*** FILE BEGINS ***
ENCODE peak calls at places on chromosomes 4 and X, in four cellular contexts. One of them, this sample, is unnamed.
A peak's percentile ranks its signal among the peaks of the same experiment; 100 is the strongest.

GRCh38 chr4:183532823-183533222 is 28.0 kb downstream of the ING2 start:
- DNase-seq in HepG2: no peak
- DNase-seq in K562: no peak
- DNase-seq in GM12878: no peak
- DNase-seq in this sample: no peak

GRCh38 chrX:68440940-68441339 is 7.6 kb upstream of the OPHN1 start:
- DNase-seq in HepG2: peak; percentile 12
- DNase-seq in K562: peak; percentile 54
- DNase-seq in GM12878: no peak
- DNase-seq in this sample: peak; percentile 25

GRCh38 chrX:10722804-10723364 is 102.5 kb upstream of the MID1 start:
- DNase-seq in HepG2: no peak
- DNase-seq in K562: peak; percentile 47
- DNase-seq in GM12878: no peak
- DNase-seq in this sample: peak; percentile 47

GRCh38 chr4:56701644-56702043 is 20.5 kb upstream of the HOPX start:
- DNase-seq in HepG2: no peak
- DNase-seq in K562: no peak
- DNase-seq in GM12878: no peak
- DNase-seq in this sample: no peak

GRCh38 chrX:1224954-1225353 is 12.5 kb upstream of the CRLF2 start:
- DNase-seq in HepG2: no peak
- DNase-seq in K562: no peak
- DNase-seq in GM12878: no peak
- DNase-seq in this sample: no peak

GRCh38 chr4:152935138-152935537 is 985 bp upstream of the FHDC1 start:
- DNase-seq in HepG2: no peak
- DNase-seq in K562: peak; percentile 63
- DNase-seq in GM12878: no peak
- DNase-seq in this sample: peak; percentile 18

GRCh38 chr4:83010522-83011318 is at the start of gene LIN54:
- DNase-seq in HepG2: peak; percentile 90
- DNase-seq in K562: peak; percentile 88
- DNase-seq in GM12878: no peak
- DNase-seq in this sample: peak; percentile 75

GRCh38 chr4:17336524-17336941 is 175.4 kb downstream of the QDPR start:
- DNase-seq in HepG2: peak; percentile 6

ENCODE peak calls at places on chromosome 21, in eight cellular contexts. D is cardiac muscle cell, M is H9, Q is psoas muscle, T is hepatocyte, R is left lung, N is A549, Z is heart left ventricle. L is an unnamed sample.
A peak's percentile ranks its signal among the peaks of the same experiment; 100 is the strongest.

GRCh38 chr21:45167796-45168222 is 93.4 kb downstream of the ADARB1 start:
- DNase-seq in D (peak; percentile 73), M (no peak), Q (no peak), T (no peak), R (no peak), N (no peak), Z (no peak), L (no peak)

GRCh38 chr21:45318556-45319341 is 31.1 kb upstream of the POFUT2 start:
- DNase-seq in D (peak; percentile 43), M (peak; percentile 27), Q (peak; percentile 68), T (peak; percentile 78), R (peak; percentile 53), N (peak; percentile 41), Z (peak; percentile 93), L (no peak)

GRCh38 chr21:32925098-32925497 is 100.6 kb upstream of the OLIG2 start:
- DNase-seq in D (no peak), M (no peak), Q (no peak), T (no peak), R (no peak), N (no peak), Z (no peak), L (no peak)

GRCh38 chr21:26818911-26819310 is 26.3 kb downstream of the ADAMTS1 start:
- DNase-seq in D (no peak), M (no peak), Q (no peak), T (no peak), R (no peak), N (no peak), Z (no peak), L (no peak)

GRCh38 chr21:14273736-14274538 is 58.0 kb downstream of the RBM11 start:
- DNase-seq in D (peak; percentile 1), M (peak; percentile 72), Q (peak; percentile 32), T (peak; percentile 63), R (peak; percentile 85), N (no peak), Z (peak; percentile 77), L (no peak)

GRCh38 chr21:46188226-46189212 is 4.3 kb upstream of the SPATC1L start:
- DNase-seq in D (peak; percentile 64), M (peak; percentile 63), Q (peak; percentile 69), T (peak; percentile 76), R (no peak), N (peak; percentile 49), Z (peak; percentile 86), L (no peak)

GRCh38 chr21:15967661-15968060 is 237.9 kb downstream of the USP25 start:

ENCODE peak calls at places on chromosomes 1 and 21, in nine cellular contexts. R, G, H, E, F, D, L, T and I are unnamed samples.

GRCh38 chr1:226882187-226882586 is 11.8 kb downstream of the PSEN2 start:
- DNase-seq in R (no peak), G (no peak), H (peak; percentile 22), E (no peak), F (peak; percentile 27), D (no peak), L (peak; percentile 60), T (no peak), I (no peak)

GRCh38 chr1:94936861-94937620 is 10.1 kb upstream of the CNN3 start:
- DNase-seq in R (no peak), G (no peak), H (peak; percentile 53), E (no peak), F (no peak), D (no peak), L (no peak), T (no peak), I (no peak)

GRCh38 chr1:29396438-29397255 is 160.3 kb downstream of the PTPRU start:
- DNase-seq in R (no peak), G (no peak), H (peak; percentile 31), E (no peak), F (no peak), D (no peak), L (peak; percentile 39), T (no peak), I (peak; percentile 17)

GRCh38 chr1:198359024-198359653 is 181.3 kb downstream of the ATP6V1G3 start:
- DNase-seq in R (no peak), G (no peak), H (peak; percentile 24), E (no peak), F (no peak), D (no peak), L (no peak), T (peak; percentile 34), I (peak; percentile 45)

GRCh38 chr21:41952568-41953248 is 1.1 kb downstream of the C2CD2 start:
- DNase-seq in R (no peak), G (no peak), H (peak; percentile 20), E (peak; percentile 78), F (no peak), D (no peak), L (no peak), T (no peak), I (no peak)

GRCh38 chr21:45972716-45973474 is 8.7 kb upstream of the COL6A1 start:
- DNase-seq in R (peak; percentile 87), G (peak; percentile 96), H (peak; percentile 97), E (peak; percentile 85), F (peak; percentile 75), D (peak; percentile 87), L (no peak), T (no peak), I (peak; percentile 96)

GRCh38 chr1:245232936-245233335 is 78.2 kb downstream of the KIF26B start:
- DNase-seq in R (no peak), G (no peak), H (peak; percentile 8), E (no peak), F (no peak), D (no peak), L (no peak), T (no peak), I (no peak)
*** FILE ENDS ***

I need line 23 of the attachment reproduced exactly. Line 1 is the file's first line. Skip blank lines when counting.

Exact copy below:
GRCh38 chrX:1224954-1225353 is 12.5 kb upstream of the CRLF2 start: